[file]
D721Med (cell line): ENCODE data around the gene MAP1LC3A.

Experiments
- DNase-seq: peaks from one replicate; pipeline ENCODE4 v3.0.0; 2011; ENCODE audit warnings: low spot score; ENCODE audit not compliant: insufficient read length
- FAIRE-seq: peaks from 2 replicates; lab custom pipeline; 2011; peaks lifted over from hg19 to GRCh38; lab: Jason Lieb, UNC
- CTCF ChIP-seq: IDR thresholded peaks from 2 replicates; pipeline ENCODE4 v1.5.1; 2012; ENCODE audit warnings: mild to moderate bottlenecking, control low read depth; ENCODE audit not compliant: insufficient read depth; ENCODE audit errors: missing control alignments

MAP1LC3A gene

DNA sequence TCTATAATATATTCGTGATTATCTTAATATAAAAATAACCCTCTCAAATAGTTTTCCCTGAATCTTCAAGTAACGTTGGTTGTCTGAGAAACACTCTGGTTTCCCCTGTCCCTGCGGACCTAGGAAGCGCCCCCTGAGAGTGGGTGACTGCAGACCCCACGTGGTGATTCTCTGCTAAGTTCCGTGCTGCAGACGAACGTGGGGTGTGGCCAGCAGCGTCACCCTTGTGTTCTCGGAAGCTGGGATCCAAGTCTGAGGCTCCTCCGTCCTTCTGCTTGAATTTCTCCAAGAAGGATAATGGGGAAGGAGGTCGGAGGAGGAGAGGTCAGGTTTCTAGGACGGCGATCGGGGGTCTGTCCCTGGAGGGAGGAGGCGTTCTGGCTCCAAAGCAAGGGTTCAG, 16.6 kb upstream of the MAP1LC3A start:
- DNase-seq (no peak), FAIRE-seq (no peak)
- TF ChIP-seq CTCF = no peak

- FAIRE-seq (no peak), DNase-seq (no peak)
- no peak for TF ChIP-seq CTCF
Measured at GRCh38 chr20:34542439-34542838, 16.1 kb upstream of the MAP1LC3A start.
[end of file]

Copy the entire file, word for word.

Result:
D721Med (cell line): ENCODE data around the gene MAP1LC3A.

Experiments
- DNase-seq: peaks from one replicate; pipeline ENCODE4 v3.0.0; 2011; ENCODE audit warnings: low spot score; ENCODE audit not compliant: insufficient read length
- FAIRE-seq: peaks from 2 replicates; lab custom pipeline; 2011; peaks lifted over from hg19 to GRCh38; lab: Jason Lieb, UNC
- CTCF ChIP-seq: IDR thresholded peaks from 2 replicates; pipeline ENCODE4 v1.5.1; 2012; ENCODE audit warnings: mild to moderate bottlenecking, control low read depth; ENCODE audit not compliant: insufficient read depth; ENCODE audit errors: missing control alignments

MAP1LC3A gene

DNA sequence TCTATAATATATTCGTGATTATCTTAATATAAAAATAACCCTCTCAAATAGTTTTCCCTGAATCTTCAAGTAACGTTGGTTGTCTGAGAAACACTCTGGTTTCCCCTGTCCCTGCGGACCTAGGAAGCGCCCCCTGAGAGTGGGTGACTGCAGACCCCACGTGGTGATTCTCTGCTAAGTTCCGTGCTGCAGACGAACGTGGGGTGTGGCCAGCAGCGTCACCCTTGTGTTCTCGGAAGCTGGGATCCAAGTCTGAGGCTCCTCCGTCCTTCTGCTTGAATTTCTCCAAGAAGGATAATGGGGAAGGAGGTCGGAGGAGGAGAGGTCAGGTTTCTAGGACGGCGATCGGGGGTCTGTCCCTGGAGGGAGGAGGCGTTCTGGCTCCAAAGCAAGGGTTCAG, 16.6 kb upstream of the MAP1LC3A start:
- DNase-seq (no peak), FAIRE-seq (no peak)
- TF ChIP-seq CTCF = no peak

- FAIRE-seq (no peak), DNase-seq (no peak)
- no peak for TF ChIP-seq CTCF
Measured at GRCh38 chr20:34542439-34542838, 16.1 kb upstream of the MAP1LC3A start.